Tuesday, September 30, 2014

And, I Don't Mean Donuts

To make the scam work, Mayor Jones has promised a slavery museum will be adjacent to the new baseball stadium in Shockoe Bottom and a massive shopping center will appear on the Boulevard. Not to mention -- new jobs galore. Now he’s throwing in a children’s hospital.

To be against Hizzoner’s plan for a Shockoe Bottom baseball stadium has been/is being seen by supporters of the mayor’s plan as tantamount to opposing all those goodies and more. Like, who wants to sick kids go untreated? So far, Jones hasn't announced whether unlimited free donuts will be available at Shockoe Stadium. Nor has he publicly said who he might support in 2016 as his replacement at the mayor's desk.

Some of Jones' backers seem to be able to squint and see him as Gov. Terry McAuliffe's replacement, next time around ... especially, if he can make the scam work and further enrich the right people.

Truth be told, it has never mattered to the mayor's supporters whether the voters wanted to back his Shockoe Stadium scheme.

From those on the mayor’s bandwagon we've heard the chuckles, "So what?"

To those aboard the bandwagon, it has never mattered what the many citizens who have wanted to protect Shockoe Bottom from such a wrongheaded development have said, either.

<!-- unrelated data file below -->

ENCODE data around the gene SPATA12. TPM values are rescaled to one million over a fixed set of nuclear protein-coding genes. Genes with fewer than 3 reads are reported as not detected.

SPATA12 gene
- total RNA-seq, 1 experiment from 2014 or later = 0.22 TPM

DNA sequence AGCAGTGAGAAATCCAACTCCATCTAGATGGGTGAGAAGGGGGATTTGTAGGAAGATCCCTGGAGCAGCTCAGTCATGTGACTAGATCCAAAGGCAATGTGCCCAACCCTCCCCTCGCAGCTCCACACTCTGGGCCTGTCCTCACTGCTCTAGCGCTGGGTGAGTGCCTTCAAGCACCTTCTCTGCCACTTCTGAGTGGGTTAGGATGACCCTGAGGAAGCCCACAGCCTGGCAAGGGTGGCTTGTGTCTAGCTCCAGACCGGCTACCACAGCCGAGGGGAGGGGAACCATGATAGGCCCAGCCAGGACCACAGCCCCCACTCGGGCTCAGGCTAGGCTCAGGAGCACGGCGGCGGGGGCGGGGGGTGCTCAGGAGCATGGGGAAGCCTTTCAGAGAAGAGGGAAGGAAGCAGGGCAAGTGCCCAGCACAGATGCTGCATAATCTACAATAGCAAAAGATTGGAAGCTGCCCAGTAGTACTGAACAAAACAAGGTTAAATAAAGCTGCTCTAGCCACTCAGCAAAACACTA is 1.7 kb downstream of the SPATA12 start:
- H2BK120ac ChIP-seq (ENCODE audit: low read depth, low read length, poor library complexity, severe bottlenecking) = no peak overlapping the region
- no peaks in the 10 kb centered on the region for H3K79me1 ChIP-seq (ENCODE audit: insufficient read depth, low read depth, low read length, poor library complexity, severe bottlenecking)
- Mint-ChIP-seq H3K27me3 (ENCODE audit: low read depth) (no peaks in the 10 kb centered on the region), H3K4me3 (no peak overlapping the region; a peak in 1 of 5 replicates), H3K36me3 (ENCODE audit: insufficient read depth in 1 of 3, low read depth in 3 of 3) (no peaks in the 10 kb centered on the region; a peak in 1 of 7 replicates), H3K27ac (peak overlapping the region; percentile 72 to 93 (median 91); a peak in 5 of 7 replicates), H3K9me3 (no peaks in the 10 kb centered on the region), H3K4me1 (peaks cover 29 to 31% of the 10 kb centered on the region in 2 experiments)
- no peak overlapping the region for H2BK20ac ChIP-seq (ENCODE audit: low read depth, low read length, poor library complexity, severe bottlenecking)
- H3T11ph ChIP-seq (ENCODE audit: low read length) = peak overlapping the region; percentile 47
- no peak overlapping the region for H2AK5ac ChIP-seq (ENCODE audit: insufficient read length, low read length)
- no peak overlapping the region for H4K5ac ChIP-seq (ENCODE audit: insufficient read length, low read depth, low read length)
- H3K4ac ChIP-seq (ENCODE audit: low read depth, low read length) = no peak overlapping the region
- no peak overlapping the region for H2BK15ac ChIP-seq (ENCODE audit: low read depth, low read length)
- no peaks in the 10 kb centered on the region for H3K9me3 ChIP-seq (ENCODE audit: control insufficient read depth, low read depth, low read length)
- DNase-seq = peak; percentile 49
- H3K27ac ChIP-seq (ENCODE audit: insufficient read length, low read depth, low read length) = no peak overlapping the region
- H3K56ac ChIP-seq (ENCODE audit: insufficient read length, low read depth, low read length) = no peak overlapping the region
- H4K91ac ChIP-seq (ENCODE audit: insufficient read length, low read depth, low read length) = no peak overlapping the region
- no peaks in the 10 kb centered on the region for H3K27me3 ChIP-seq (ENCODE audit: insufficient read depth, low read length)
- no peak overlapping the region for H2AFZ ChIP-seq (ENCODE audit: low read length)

Their whispers have been audible, "What can they do?"

Nor has it ever seemed to matter what most baseball fans preferred, either.

We've read the comments boosters for Shockoe Stadium have written under related articles, "Like, who cares what a bunch of rubes, mostly from the suburbs, want?"

One gets the idea that those on the bandwagon think they can simply mint a bunch of new fans, to replace those who will refuse to go to Shockoe Stadium. For the last year, all that has really mattered in the mayor's camp has been lining up the needed votes on City Council, to facilitate ramming it all down our throats ... and, I don't mean donuts.

Convincing one or two members of City Council to sell out is what the LovingRVA campaign was all about. It sought to create an air of inevitability. And, when you look back over the last year's stream of double-talk from City Hall, flipping a Council member or two is precisely what all the arm-twisting and plan-revising over Jones' so-called “revitalization” proposal has been about.

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